Michael Hayward's Blog

Review: "The Irishman"

Michael Hayward

In the publicity accompanying the launch of The Irishman, Martin Scorsese's new three-and-a-half hour long mob film, much has been made of the fact that "digital de-aging" technologies have been used on the most glittering of the film's pantheon of senior stars—Robert De Niro, Al Pacino, Joe Pesci and Harvey Keitel—allowing them to portray younger versions of their characters.

The result is that, even with the best intentions in the world, it is difficult to watch The Irishman without wondering—just a bit—whether the Robert De Niro up there on the big screen is "analog De Niro," or whether it is a computer-assisted transformation, with the "real" De Niro's image having been sampled digitally, the resulting flood of data being ingested by some fantastically sophisticated algorithm, where it was massaged and manipulated by state-of-the-art computers working day and night, in the course of which the texture of Mr. De Niro's skin was smoothed and moistened to the desired degree of pliability, its tone colour-corrected and tinted to indicate the required state of health and youth, with the final result—gigabytes of a digitally-enhanced De Niro—stored on a vast array of disks for later projection in theatres, and/or streamed (to those who prefer to consume their cinema on couches or bean-bag chairs at home).

And it is worth considering just how big an "ask" it is to expect these digital de-aging algorithms to deliver youthful on-screen results, given the considerable seniority of the input (that is to say: the age of the analog actors themselves). In The Irishman, Robert De Niro (76) plays hitman Frank "The Irishman" Sheeran, from age 24 to 80; Al Pacino (79) plays Teamsters boss Jimmy Hoffa from age 39 to 62; Joe Pesci (76) plays mob boss Russell Bufalino from about 50 to age 72. And the results—perhaps surprisingly—aren't bad.

Yes: occasionally you do get the feeling that you're watching actors who have perhaps overindulged in plastic surgery, and who might have allowed a trowel or two more pancake makeup to be applied to their pores than was advisable. But this is certainly not much worse than we've already seen onscreen in the pre-digital era. And occasionally you'll catch a brief, lifelike gleam emanating from Pacino's eyes mid-rant—which is enough to make you entirely forget the layers of digital technology that intervene between the two of you.

The most interesting thing to consider about digital de-aging is not so much whether the software works: it does, more or less, and appears to be a huge leap forward from earlier attempts to do much the same thing, such as in the 2008 film The Curious Case of Benjamin Button, where Brad Pitt (then 44) played a character who ages backwards from age 84 to infancy. No: what is far more interesting about digital de-aging in film is to consider the effect it might have on extending the careers—perhaps even to the point of eternally—of the iconic (and therefor highly bankable) "brand name" actors and actresses.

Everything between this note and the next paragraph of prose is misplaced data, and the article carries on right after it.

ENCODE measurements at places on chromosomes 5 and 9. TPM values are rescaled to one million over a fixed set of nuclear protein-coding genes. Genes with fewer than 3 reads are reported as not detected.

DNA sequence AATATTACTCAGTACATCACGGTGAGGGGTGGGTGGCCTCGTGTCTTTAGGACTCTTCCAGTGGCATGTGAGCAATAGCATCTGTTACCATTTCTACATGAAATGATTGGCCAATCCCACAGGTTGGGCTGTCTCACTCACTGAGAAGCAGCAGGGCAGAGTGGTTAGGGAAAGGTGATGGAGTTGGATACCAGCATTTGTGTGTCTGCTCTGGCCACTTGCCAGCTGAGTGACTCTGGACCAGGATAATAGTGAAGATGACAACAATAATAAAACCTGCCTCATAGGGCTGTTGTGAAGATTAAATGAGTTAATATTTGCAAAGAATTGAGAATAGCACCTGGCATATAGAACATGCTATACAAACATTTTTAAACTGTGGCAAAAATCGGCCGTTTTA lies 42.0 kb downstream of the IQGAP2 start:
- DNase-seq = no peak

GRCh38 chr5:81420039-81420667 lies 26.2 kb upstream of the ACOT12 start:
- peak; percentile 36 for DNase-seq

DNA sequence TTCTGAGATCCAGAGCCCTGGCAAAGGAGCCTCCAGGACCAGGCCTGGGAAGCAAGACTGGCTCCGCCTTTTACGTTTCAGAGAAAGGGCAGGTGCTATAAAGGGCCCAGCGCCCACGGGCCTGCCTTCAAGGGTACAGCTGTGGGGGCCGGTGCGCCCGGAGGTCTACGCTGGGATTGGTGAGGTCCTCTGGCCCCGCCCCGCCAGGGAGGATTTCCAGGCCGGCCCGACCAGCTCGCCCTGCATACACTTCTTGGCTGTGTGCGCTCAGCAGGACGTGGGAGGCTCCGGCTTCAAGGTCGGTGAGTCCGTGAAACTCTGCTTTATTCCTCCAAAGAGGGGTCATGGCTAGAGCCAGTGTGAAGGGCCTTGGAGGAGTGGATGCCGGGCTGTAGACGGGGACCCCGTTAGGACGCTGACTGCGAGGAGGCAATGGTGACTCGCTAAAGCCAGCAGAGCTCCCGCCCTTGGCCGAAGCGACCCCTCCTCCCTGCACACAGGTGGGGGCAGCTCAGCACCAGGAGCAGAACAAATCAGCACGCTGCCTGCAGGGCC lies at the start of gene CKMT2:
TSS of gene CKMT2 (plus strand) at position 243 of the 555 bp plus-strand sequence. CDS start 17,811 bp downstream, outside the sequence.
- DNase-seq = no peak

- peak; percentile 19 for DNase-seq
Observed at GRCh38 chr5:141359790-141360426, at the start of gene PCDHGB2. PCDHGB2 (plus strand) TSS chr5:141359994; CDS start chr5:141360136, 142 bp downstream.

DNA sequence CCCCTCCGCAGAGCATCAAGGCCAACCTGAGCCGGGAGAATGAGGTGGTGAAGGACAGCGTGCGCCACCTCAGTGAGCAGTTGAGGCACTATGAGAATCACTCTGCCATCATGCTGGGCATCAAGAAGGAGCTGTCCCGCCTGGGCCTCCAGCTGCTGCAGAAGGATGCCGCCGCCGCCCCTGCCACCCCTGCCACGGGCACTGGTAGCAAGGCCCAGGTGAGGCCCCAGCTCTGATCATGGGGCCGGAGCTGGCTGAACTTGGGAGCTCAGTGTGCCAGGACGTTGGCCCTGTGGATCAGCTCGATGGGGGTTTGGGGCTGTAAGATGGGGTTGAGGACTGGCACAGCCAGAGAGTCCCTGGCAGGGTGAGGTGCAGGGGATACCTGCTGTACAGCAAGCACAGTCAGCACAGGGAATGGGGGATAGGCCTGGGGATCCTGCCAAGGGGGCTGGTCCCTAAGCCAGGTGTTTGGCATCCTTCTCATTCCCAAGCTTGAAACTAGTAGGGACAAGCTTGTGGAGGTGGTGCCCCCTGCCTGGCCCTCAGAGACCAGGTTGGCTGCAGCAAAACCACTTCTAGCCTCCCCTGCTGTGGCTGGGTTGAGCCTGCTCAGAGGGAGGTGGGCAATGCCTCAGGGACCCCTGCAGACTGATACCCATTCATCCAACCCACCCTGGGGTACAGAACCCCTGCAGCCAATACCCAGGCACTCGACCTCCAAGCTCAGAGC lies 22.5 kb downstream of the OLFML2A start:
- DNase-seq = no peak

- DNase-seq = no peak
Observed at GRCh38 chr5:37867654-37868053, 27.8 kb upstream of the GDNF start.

We have already seen several examples of what might be called "necro-thespianism": long-dead personalities who have been hauled from their graves and pressed back into service to hawk products such as Diet Coke (Humphrey Bogart, Louis Armstrong, and James Cagney) and the Dirt Devil vacuum cleaner (Fred Astaire). So why, as long as these practices remain profitable to the principals (or their heirs), wouldn't we expect to see more of the same? (In fact a recent news report announced that James Dean, dead since 1955, was slated to "star" in an upcoming film set in the Vietnam War era.)

You can bet that Netflix—which provided the funding to underwrite Scorsese's new (and over-long) feature film, in exchange for exclusive streaming rights—will be carefully evaluating the return on their investment. Just how much profit will their megabuck investment generate for shareholders? They are hoping, of course, for a bevy of Academy Award nominations (or—even better—Oscar wins). And, once The Irishman's brief theatrical run ends, they're also hoping for a big bump in the number of new Netflix subscribers.

So the question being asked is, in a sense, a version of: just how big a "brand" is a Martin Scorsese mob film nowadays? How many of us are eager to take another stroll down those familiar Mean Streets? How many will want to spend a bit more time hanging out in that Casino? How many Netflix virgins or lapsed subscribers are willing to sign on the dotted line in order to have a few more beers with the Goodfellas?

Only time will tell whether The Irishman proves to be the last hurrah of the Scorsese mob. Stay tuned...

The Irishman is playing at the Vancity Theatre starting November 15th, for a one-week run. So if you want to sit in comfy seats, and watch what The Guardian has called "Scorsese's finest film for 30 years" projected on a BIG screen, in crisp, high resolution video, your ears bathing in a wash of fabulous Dolby 7.1 sound—and trust me: there is no better way to see a feature film—then this is your chance. Tickets can be purchased here.



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